by Rebecca Vogler, Head Editor, INALJ Nevada
Volunteering in Local Government
In the summer of 2010, as I was getting close to finishing my undergraduate program and begin my exciting journey into the world of library science that following January, I was given a bit of advice that I believe has helped me tremendously ever since
“Get involved in local politics.”
Now, I’m not saying everyone should drop what they’re doing and run for mayor! Who wants to run for public office? However, there’s a lot more to serving your local community than being elected as a councilman, alderman, or mayor.
Most towns, cities, and counties (or parishes if you are in Louisiana) have appointed boards and commissions that help the local elected council make decisions in a wide variety of areas. Police boards, school boards, library boards, planning and zoning commissions, parks and recreation commissions, housing authority boards, public transit advisory boards, and visitors’ bureaus are some examples. As a lover of the arts, I found my niche in the local Commission on Cultural Affairs. Their once-a-month meetings on Monday evenings worked perfectly with my schedule, and they needed a non-artistic lay-person in my ward to fill an empty slot. After I applied, the commission selected my application and sent it to the City Council to be approved.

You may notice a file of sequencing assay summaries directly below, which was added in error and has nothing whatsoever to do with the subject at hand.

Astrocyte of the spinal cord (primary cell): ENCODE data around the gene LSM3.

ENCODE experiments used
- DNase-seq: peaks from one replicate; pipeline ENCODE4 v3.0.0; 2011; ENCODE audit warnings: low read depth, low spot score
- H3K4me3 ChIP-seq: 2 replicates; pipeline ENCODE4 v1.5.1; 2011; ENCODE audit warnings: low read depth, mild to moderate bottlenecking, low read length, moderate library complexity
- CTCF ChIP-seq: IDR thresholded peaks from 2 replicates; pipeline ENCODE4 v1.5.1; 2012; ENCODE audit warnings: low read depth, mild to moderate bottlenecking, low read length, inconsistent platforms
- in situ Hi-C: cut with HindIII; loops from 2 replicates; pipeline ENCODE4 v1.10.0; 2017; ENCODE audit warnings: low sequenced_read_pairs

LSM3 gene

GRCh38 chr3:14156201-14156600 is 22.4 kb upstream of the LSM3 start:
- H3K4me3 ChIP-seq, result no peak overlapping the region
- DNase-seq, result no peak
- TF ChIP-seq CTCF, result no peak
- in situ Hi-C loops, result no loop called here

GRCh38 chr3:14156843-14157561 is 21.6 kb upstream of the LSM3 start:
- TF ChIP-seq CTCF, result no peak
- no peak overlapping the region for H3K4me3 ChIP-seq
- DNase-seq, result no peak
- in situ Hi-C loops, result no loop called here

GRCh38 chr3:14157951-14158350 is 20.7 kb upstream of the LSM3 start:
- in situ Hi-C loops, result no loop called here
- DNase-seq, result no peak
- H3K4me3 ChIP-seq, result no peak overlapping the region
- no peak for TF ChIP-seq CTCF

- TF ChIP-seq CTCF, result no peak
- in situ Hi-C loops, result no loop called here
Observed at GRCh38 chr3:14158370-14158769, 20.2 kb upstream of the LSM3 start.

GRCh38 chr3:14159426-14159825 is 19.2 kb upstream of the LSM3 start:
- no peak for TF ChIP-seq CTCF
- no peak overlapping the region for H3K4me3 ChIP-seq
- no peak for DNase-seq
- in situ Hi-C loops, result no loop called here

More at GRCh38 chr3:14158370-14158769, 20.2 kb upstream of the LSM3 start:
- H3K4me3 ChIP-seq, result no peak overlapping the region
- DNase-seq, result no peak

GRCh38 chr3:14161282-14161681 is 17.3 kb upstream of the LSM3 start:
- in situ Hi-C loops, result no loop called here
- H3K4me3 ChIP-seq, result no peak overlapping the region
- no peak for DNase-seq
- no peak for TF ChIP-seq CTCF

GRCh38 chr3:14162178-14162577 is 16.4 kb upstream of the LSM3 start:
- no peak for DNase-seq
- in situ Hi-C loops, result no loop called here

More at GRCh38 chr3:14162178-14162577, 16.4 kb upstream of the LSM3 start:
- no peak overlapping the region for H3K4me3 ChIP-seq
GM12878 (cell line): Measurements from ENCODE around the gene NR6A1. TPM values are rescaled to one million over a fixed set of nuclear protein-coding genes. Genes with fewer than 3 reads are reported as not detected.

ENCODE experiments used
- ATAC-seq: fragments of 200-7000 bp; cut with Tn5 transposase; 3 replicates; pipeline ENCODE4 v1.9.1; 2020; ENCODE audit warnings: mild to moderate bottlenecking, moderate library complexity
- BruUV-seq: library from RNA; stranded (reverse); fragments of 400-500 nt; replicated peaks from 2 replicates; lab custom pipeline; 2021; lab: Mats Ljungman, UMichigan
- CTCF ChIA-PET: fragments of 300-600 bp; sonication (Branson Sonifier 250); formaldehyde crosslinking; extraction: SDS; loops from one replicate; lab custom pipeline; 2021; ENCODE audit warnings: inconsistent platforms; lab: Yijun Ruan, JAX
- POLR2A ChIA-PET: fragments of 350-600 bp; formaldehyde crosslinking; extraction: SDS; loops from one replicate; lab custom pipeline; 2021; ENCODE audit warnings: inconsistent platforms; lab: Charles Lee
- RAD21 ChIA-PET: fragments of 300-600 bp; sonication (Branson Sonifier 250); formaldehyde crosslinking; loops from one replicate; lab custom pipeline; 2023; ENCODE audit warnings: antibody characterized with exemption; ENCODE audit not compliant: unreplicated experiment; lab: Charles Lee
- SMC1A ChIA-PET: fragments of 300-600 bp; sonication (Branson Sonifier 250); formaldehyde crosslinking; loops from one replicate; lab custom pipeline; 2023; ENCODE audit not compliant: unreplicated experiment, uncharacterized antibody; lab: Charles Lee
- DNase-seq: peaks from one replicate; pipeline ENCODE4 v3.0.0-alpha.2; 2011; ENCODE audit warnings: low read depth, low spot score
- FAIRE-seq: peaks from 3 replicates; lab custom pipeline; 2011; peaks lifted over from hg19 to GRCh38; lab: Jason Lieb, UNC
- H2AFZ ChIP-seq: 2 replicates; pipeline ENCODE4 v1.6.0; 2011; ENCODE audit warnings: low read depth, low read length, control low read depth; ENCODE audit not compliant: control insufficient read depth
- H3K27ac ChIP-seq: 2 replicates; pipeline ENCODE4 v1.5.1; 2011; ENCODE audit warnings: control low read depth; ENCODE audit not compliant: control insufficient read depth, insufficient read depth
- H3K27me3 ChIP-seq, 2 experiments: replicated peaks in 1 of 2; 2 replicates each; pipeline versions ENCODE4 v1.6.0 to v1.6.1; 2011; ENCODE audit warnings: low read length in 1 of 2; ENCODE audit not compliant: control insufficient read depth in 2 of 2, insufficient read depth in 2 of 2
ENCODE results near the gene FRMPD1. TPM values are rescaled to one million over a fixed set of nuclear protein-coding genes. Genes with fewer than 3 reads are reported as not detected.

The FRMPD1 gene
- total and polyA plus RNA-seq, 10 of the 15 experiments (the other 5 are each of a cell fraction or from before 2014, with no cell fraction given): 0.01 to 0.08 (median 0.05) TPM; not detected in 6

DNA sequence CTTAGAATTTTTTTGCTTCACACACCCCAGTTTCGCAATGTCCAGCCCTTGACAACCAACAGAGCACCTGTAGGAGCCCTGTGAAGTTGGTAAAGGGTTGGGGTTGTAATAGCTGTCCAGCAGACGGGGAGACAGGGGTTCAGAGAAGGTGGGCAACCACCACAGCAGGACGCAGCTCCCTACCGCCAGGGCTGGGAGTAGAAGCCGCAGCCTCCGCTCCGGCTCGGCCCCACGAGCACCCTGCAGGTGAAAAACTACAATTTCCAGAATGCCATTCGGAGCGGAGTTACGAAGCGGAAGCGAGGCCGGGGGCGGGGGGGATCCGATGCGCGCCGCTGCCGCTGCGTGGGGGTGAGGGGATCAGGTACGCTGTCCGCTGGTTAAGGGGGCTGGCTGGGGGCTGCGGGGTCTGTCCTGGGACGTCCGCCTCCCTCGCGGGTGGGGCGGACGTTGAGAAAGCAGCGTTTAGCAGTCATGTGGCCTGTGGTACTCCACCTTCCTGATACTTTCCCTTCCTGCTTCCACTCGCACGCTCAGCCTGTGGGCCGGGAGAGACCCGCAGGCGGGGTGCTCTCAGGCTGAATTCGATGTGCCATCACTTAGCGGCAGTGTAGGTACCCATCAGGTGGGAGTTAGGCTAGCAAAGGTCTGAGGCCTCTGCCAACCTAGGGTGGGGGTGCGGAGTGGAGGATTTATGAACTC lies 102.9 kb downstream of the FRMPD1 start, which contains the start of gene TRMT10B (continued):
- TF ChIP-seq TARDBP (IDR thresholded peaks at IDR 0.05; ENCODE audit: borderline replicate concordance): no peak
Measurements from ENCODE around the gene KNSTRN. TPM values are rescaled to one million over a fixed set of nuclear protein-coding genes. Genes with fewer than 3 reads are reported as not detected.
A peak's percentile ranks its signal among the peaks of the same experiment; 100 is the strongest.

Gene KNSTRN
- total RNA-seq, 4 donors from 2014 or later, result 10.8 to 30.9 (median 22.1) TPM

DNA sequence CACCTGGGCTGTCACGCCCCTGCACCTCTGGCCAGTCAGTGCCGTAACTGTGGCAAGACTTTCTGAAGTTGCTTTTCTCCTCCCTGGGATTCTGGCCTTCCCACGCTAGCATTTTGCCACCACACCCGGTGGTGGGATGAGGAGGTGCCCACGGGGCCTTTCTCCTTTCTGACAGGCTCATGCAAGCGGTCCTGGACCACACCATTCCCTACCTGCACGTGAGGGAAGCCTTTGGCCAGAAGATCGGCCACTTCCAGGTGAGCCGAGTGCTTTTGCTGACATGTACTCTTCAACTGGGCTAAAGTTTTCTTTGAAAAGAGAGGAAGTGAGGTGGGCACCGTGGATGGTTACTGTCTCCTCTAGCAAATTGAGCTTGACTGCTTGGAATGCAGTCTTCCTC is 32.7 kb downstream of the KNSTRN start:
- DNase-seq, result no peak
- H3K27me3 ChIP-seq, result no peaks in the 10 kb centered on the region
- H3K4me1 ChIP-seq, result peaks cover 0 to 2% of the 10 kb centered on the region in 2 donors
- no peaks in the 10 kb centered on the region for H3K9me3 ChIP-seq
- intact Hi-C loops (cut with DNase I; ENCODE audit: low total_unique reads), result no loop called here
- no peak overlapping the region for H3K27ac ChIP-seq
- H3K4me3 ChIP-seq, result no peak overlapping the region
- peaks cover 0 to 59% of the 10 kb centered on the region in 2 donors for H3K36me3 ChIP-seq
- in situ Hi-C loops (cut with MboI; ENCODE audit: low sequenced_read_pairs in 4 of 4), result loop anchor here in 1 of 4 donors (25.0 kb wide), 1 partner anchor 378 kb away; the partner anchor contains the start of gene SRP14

My time on the commission taught me all about parliamentary procedure, teamwork, how to evaluate funding and grant applications, and much more. Including that volunteer experience on my resume and sometimes on my cover letter tells my potential employers that I have a willingness to serve on library committees, my effort to be a leader in my community, and my ability to work as part of a team. Getting appointed is as easy as visiting your local city or county website and finding their link to Boards and Commissions, filling out an application, and submitting it.
Appointments are usually for three years with a possibility to be re-appointed for another three year term. I could not finish my three years because I graduated and got a job out of state soon after. Nevertheless, the other commissioners gave me a nice plaque as a going-away gift when I resigned, something I cherish and keep on my office desk.